In this article, we’re going to switch attention away from the BEx Analyzer and focus on the BEx Query Designer. First, I will give an overview of where the BEx Query Designer fits into the SAP BW landscape, taking a look at the System Architecture to understand how reports are created and where they can be used.
Overview of the SAP BW Tools Landscape
First of all, let’s go into a bit of detail about InfoProviders. These are the objects, similar to a database, that hold data that reports are built upon. Instead of being called tables, they are given the specific name because an InfoProvider can be an InfoCube (a multi-dimensional set of tables), a Data Store Object (referred to as a DSO), or Info Objects within a BW System.
InfoProviders can also be classed as Logical InfoProviders, which instead of holding data, they hold the mapping rules to where the data resides. For example, a Multi-Provider combines the mapping rules to multiple InfoCubes or DSO objects in one place which then can be used in the Query Designer as though it were just one InfoProvider.
There are also Virtual InfoProviders, which map data connection rules to allow connections to remote data sources. Think of a normal SAP ERP System, instead of bringing the data into a BW System, Mapping Rules can be setup via a Virtual InfoProvider to go straight through to the source system where the data sits and gets updated in real-time, enabling direct reporting from that system.
Once we have the InfoProvider that the Query is going to be built upon, this is where the BEx Query Designer steps in, where the Query is built using the InfoProviders data. Once the Query is defined using drag-and-drop techniques, setting up calculations and so on, the Query can then be used by multiple applications.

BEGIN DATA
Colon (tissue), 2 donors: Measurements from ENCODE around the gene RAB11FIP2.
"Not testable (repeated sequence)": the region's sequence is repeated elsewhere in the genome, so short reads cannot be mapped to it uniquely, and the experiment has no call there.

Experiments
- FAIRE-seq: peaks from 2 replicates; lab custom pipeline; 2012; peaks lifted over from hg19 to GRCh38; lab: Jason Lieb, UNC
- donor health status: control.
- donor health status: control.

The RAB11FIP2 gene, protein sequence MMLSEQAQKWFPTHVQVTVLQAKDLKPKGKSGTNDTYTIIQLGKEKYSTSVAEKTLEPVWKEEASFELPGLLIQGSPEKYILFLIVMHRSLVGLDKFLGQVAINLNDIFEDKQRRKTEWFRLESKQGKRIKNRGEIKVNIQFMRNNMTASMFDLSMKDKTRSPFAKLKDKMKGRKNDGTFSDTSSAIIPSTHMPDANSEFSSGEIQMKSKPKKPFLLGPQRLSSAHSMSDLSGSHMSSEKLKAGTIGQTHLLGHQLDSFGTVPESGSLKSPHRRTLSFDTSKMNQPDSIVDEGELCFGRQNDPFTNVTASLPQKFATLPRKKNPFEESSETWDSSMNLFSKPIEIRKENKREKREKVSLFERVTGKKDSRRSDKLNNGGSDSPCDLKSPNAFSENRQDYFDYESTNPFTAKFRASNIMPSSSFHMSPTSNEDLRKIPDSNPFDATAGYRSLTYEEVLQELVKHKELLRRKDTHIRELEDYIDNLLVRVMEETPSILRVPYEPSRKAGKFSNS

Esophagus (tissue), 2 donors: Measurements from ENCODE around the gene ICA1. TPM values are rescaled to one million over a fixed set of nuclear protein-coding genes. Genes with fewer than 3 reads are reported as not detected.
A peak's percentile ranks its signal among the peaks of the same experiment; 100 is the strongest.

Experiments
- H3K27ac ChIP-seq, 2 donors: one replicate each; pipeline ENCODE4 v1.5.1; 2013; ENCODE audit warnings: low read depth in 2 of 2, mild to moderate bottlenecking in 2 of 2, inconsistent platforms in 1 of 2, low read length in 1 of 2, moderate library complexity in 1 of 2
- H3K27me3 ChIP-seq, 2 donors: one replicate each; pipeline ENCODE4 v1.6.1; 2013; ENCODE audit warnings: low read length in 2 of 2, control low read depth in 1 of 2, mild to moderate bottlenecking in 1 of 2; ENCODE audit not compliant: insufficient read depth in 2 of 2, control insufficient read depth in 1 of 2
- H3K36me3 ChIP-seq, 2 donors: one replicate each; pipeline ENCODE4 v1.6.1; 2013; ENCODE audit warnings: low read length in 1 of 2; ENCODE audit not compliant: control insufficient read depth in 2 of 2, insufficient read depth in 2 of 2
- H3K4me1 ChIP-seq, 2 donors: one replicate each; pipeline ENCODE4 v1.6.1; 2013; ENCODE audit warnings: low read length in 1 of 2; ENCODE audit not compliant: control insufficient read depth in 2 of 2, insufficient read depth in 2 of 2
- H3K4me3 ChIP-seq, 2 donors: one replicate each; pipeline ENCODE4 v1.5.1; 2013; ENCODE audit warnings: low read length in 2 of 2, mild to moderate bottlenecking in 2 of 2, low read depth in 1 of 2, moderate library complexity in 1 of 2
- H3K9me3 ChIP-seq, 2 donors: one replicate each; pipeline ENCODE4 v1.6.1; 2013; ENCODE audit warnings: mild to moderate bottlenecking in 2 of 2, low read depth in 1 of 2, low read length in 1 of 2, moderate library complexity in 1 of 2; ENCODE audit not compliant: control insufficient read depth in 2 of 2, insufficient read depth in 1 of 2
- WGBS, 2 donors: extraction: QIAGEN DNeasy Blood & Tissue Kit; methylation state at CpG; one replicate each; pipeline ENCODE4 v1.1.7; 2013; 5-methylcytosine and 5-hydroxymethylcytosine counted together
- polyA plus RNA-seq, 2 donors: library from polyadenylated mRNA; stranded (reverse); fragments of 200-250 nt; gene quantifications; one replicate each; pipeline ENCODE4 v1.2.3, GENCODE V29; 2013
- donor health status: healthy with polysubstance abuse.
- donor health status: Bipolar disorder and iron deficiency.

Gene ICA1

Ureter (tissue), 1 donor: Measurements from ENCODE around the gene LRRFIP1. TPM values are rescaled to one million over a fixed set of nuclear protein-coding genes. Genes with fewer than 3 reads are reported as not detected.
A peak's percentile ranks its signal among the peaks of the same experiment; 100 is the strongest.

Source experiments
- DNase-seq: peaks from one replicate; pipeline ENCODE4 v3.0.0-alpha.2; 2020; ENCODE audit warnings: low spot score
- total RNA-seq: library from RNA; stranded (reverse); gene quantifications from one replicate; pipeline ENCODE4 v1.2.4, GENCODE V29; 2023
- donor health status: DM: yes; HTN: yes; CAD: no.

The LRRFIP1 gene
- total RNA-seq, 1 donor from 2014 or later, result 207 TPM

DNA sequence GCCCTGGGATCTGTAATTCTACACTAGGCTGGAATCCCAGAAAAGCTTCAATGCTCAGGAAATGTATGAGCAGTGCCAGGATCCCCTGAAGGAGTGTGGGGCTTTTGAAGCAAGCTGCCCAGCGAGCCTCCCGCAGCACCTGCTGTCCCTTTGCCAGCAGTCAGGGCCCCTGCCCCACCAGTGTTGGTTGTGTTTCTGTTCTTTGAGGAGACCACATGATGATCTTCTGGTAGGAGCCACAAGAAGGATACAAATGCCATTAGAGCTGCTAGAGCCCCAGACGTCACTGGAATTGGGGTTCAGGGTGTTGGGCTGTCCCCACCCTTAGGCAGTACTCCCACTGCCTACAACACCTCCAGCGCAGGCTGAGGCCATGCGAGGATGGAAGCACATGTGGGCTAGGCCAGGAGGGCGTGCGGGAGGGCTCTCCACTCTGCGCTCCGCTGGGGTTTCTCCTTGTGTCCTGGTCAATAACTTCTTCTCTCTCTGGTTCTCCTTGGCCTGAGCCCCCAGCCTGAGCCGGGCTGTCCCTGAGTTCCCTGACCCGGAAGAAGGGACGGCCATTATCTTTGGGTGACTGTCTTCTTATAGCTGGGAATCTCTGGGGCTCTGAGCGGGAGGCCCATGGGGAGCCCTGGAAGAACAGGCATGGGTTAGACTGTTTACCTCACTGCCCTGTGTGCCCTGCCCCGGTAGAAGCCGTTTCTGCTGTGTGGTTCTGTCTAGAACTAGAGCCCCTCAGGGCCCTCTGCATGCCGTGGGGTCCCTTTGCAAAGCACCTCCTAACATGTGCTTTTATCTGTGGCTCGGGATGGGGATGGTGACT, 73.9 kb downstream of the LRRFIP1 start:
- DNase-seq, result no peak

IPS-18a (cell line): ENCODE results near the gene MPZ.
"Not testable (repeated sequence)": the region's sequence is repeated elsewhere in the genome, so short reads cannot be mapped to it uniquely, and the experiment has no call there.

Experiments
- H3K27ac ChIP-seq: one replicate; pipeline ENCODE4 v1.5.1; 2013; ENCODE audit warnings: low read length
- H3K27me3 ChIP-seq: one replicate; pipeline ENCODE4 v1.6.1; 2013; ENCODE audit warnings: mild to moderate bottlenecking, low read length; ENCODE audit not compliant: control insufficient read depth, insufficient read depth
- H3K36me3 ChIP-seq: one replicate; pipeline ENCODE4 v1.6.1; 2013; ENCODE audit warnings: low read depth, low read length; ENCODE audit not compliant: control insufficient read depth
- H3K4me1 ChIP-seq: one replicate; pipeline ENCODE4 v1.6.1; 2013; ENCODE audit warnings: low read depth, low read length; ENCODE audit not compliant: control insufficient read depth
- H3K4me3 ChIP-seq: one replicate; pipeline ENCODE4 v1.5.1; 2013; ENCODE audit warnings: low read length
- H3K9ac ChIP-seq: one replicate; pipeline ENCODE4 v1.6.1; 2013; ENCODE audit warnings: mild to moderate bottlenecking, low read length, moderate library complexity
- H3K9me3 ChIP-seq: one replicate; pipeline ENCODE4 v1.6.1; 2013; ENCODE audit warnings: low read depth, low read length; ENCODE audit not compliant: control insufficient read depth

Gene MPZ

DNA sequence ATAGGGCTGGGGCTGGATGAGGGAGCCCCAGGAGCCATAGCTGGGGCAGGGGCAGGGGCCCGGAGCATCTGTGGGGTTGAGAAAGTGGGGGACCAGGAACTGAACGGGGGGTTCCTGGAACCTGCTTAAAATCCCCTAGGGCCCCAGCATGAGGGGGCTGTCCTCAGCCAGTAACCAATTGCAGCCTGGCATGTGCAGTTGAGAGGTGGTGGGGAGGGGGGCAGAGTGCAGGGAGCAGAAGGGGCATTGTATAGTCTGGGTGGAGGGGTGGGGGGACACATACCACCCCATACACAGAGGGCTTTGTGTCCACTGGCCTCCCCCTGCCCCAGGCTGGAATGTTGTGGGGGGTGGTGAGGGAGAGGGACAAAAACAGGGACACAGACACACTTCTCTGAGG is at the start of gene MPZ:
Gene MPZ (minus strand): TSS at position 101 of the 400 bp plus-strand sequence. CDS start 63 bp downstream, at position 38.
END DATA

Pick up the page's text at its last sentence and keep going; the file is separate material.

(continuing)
This book focuses on the BEx Analyzer, as it is the most used application, but these Queries can also be used in the BEx Web Application Designer (where applications are built using Queries), BEx Web Analyzer (a web-based version of the Excel powered Analyzer) and the BEx Report Designer (for creating printed reports). With these tools that analyse the BEx Queries, we have the choice of either Web (including the SAP Portal) or Excel platforms to carry out reporting activates, and once either of these is set up, users are free to use them to their heart’s content.
One important note: the BEx Report Designer is no longer actively developed by SAP. After purchasing Business Objects a few years ago, Business Objects Tools have become the preferred tool for web reporting. However, the Web Application Designer and Web Analyzer will continue to be supported for quite some time.
Another thing to keep in mind is that although Business Objects is being implemented in many companies, the majority of Business Objects reports that use SAP BW data actually use Queries as a data source, which means the BEx Query Designer and BEx Analyzer continue to be key fundamental tools within SAP’s Business Intelligence offering, and will be supported for a long time to come.
Starting the BEx Query Designer
To start the Query Designer, click on the Start button, select All Programs, and then navigate to Business Explorer. Click on Query Designer option.
You will be presented with a login window. Log into your BW system and the Query Designer will open.
When the program opens, you are presented with a screen consisting of seven sections.
The first section on the left is the InfoProvider section. Every Query must be built using an InfoProvider, and this is the section in which they appear, listing all the available fields that can be added to a Query. This includes all the Characteristics, Key Figures, Attributes and everything else such as calculated key figures.
The next section is Filters, which covers two window areas for Characteristic Restrictions and Default Values.
Whenever a Query has to be restricted to a certain number of records (for instance, if it was required to restrict to four Organisational Units), the Characteristic Restrictions window is where fields would be dragged and the restrictions applied.